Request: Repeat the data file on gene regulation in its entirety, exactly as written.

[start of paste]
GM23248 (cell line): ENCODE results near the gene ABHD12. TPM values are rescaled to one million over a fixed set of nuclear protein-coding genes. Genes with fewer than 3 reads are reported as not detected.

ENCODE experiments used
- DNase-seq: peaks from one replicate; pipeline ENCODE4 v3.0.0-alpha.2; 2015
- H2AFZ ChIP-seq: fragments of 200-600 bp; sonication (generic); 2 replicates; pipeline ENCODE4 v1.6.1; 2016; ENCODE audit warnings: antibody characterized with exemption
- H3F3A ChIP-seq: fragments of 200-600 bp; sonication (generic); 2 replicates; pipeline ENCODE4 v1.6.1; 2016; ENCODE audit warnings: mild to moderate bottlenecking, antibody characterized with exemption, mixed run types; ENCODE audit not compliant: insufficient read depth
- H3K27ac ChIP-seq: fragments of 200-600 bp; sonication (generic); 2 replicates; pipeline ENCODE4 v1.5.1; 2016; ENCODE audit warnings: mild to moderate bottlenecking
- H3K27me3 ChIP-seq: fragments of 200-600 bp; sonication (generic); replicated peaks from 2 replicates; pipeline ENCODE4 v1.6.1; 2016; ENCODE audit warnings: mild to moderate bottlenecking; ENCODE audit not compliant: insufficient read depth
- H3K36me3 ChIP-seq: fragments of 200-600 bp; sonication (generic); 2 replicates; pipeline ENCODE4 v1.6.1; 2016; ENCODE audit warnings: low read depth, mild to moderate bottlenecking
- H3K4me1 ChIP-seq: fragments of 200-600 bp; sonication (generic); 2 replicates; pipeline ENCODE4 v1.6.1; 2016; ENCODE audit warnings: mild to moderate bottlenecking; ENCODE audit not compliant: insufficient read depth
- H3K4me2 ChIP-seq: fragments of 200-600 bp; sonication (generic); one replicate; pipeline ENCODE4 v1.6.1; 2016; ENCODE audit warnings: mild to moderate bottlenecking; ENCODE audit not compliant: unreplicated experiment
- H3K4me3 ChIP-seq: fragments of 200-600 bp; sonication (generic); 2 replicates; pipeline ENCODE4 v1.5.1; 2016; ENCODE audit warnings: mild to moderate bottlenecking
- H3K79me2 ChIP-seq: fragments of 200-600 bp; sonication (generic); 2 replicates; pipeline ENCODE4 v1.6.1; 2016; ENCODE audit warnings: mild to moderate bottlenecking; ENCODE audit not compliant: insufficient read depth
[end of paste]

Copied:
GM23248 (cell line): ENCODE results near the gene ABHD12. TPM values are rescaled to one million over a fixed set of nuclear protein-coding genes. Genes with fewer than 3 reads are reported as not detected.

ENCODE experiments used
- DNase-seq: peaks from one replicate; pipeline ENCODE4 v3.0.0-alpha.2; 2015
- H2AFZ ChIP-seq: fragments of 200-600 bp; sonication (generic); 2 replicates; pipeline ENCODE4 v1.6.1; 2016; ENCODE audit warnings: antibody characterized with exemption
- H3F3A ChIP-seq: fragments of 200-600 bp; sonication (generic); 2 replicates; pipeline ENCODE4 v1.6.1; 2016; ENCODE audit warnings: mild to moderate bottlenecking, antibody characterized with exemption, mixed run types; ENCODE audit not compliant: insufficient read depth
- H3K27ac ChIP-seq: fragments of 200-600 bp; sonication (generic); 2 replicates; pipeline ENCODE4 v1.5.1; 2016; ENCODE audit warnings: mild to moderate bottlenecking
- H3K27me3 ChIP-seq: fragments of 200-600 bp; sonication (generic); replicated peaks from 2 replicates; pipeline ENCODE4 v1.6.1; 2016; ENCODE audit warnings: mild to moderate bottlenecking; ENCODE audit not compliant: insufficient read depth
- H3K36me3 ChIP-seq: fragments of 200-600 bp; sonication (generic); 2 replicates; pipeline ENCODE4 v1.6.1; 2016; ENCODE audit warnings: low read depth, mild to moderate bottlenecking
- H3K4me1 ChIP-seq: fragments of 200-600 bp; sonication (generic); 2 replicates; pipeline ENCODE4 v1.6.1; 2016; ENCODE audit warnings: mild to moderate bottlenecking; ENCODE audit not compliant: insufficient read depth
- H3K4me2 ChIP-seq: fragments of 200-600 bp; sonication (generic); one replicate; pipeline ENCODE4 v1.6.1; 2016; ENCODE audit warnings: mild to moderate bottlenecking; ENCODE audit not compliant: unreplicated experiment
- H3K4me3 ChIP-seq: fragments of 200-600 bp; sonication (generic); 2 replicates; pipeline ENCODE4 v1.5.1; 2016; ENCODE audit warnings: mild to moderate bottlenecking
- H3K79me2 ChIP-seq: fragments of 200-600 bp; sonication (generic); 2 replicates; pipeline ENCODE4 v1.6.1; 2016; ENCODE audit warnings: mild to moderate bottlenecking; ENCODE audit not compliant: insufficient read depth